Cleaning a gender neutral washroom: what you should know

4th of October 2017
Cleaning a gender neutral washroom: what you should know

Gender neutral washrooms are becoming increasingly common throughout Europe, with many schools, universities, restaurants, workplaces and public buildings now adopting unisex facilities.


While this trend may seem controversial to some, it comes as a welcome move for progressive communities that appreciate the need for transgender people to feel comfortable when using the bathroom. Furthermore, gender neutral facilities remove the social stigma of parents helping children of the opposite sex when using toilets, as well as disabled people and carers of the opposite gender.


While the pros and cons of unisex toilets have been discussed at great length in recent times, most notably in the aftermath of President Trump’s decision to revoke guidelines allowing transgender children to use school toilets matching their identity, the general move towards inclusivity has thrown up interesting conversations amongst the professional cleaning community.


Sticking to the schedule


Owing to the fact that they don’t usually have urinals, gender neutral washrooms tend to be larger than gender-segregated amenities, with several individual cubicles naturally requiring more space. If urinals are present, they’re often partitioned away from the rest of the room, ensuring an element of privacy but also increasing the floorspace.


Furthermore, unisex toilets tend to have more individual sinks, longer counters, more soap dispensers and they’re likely to have larger mirrors. They will usually be busier, seeing as more people will be expected to pass through. Thus, ultimately, gender neutral toilets take longer to clean than staff may otherwise be used to.


As such, it’s essential that facility managers take this into account, ensuring contractors are given sufficient time to carry out their duties. Failing to adjust cleaning schedules accordingly can put staff under undue pressure, potentially leading to corners being cut and hygiene being put at risk.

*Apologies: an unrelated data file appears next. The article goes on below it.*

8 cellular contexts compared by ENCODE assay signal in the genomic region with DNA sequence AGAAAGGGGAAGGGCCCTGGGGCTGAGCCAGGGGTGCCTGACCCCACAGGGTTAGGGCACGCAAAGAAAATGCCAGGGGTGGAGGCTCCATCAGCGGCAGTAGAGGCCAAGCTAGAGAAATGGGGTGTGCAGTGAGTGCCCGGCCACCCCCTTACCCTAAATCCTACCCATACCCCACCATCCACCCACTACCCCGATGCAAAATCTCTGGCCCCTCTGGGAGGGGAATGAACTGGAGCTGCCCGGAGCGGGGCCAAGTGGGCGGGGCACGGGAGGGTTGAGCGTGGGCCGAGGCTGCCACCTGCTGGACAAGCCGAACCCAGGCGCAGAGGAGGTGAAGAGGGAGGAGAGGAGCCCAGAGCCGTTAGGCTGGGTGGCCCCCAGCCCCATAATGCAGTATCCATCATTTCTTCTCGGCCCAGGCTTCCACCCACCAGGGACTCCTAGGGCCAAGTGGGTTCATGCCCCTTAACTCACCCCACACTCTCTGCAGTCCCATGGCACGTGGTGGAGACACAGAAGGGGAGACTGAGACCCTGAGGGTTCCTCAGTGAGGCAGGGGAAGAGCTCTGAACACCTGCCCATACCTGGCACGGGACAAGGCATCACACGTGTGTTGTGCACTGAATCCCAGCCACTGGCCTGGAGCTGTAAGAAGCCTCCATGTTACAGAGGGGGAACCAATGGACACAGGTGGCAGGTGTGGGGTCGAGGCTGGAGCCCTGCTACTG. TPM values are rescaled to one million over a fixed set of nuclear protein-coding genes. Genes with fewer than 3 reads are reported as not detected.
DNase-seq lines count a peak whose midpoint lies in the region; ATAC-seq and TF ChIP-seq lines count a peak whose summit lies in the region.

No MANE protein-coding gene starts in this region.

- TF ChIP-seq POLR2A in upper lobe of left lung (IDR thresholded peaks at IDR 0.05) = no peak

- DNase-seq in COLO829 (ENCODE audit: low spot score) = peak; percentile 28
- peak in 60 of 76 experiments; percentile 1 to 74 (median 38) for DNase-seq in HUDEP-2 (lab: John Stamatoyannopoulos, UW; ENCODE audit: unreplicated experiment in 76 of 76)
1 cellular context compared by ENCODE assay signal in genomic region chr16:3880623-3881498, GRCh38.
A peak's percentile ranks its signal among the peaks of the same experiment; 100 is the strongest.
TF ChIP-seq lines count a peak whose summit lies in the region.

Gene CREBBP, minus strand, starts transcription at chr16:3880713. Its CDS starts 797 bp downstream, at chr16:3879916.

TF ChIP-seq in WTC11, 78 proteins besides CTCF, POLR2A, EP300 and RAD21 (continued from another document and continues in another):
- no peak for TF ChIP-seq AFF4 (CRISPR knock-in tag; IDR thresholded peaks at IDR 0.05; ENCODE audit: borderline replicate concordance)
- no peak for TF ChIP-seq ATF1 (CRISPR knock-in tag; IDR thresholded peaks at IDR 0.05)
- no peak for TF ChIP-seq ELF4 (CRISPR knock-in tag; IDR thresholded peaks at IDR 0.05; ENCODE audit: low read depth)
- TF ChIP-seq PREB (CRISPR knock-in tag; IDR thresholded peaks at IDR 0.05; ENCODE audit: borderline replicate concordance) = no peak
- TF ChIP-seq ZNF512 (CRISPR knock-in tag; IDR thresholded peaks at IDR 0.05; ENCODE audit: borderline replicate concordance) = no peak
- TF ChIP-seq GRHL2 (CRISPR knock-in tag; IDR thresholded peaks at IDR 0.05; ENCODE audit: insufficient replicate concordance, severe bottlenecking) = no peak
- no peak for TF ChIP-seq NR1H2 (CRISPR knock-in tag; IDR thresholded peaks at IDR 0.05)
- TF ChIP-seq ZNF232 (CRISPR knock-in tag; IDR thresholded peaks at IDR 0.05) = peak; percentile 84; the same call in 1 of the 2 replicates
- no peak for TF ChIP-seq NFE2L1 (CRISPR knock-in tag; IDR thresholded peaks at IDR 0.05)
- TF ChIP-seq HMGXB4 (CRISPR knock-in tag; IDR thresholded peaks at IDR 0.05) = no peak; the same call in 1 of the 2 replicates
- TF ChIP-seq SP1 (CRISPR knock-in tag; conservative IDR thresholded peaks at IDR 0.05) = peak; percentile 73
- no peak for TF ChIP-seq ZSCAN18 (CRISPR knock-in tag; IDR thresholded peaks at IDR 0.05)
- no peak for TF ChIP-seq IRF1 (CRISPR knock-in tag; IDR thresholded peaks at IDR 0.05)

A common objection to unisex toilets is the idea that men are dirtier than women, so the fairer of the species may be unfairly inflicted upon if they’re forced to share facilities. However, regular ECJ readers will be aware that, in reality, both sexes expect high standards of cleanliness.

In fact, some would say women’s toilets are often messier. When questioned on the gender divide, Roderick Mason, owner of a washroom supplier in America, told the Chicago Tribune: “Shredded toilet paper on the floor is something you only see in women’s rooms. It’s just all over the floor in every bathroom.”


Interestingly, Mason went on to make the point that gender neutral bathrooms may actually lead to cleaner facilities in the long run: “I would suspect that there would be more consideration for the other sex. You're always going to have slobs out there who don't care, but I would think that some people would change their behavior."


The jury remains out on that one for the time being, but there’s certainly nothing to suggest that a move to unisex toilets would see anyone suddenly encounter worse conditions than they currently do.


Quality cleaning guidelines


Sophie Rice recently wrote an excellent guide to creating a superior washroom experience, offering expert advice on high-quality hygiene, but I’d like to also advocate the colour-coding technique that can come in handy for gender neutral washrooms.


As mentioned above, unisex loos tend to be larger, which can lead to time pressures for cleaning staff, but by using colour-coded cloths, there’s a reduced risk of cross-contamination when in a hurry.


Essentially, the idea is to use different coloured cloths for different amenities. For example, blue for toilets, green for mirrors, yellow for sinks and counters, etc. This ensures you don’t spread germs from one area to another, and a strict approach will maintain a high level of hygiene, even if you’re cleaning against the clock.


While no oficial studies have been released on the impact of gender neutral bathrooms on cleaning standards, anecdotally I’ve heard a small portion of cleaning staff feeling uncomfortable about the issue. Thus, it’s important to provide reassurance that there’s no need to worry about entering gender neutral bathrooms; bringing down the barriers and embracing inclusivity should promote togetherness, not awkwardness.


Indeed, gender neutral bathrooms pave the way for removing the etiquette dilemma that exists when male cleaners enter female washrooms, and vice versa. In such instances, it’s considered good practice to put a sign up notifying patrons that a cleaner of the opposite sex is in attendance. For unisex facilities, a sign denoting the sex of the cleaner will become less of a necessity, as people will expect to cross paths with anyone and everyone.


Gender neutral toilets are already common across Asia and Africa, and the West is slowly catching up. Rather than presenting any problems, it should be business as usual for the cleaning community, but you may want to bear in mind these unspoken rules of toilet etiquette for unisex bathrooms.

Paul Thorn is Managing Director of Washware Essentials, one of the UK’s leading suppliers of unisex toilet facilities.


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